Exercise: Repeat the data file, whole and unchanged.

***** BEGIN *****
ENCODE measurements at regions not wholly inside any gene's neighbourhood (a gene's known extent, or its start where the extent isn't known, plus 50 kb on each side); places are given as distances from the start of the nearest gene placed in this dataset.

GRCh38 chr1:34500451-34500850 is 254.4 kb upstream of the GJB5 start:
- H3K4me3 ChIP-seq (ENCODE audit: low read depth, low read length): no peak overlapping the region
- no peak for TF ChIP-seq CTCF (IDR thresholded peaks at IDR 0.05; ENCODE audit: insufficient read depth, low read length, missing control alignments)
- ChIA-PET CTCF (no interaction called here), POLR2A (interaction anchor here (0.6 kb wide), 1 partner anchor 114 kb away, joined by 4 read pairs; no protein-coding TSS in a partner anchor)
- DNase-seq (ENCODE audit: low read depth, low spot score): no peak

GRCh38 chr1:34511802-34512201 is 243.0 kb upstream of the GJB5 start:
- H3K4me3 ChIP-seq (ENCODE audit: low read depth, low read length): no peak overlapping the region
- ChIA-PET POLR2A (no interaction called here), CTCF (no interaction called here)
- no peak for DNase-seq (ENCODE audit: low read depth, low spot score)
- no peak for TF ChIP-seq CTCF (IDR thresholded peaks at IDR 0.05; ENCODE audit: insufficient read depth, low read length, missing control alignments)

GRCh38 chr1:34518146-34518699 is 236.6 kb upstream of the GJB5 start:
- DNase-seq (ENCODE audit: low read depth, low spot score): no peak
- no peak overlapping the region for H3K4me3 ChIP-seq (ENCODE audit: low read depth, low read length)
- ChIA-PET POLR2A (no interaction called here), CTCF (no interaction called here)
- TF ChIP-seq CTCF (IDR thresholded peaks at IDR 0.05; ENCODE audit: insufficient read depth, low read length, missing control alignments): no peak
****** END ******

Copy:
ENCODE measurements at regions not wholly inside any gene's neighbourhood (a gene's known extent, or its start where the extent isn't known, plus 50 kb on each side); places are given as distances from the start of the nearest gene placed in this dataset.

GRCh38 chr1:34500451-34500850 is 254.4 kb upstream of the GJB5 start:
- H3K4me3 ChIP-seq (ENCODE audit: low read depth, low read length): no peak overlapping the region
- no peak for TF ChIP-seq CTCF (IDR thresholded peaks at IDR 0.05; ENCODE audit: insufficient read depth, low read length, missing control alignments)
- ChIA-PET CTCF (no interaction called here), POLR2A (interaction anchor here (0.6 kb wide), 1 partner anchor 114 kb away, joined by 4 read pairs; no protein-coding TSS in a partner anchor)
- DNase-seq (ENCODE audit: low read depth, low spot score): no peak

GRCh38 chr1:34511802-34512201 is 243.0 kb upstream of the GJB5 start:
- H3K4me3 ChIP-seq (ENCODE audit: low read depth, low read length): no peak overlapping the region
- ChIA-PET POLR2A (no interaction called here), CTCF (no interaction called here)
- no peak for DNase-seq (ENCODE audit: low read depth, low spot score)
- no peak for TF ChIP-seq CTCF (IDR thresholded peaks at IDR 0.05; ENCODE audit: insufficient read depth, low read length, missing control alignments)

GRCh38 chr1:34518146-34518699 is 236.6 kb upstream of the GJB5 start:
- DNase-seq (ENCODE audit: low read depth, low spot score): no peak
- no peak overlapping the region for H3K4me3 ChIP-seq (ENCODE audit: low read depth, low read length)
- ChIA-PET POLR2A (no interaction called here), CTCF (no interaction called here)
- TF ChIP-seq CTCF (IDR thresholded peaks at IDR 0.05; ENCODE audit: insufficient read depth, low read length, missing control alignments): no peak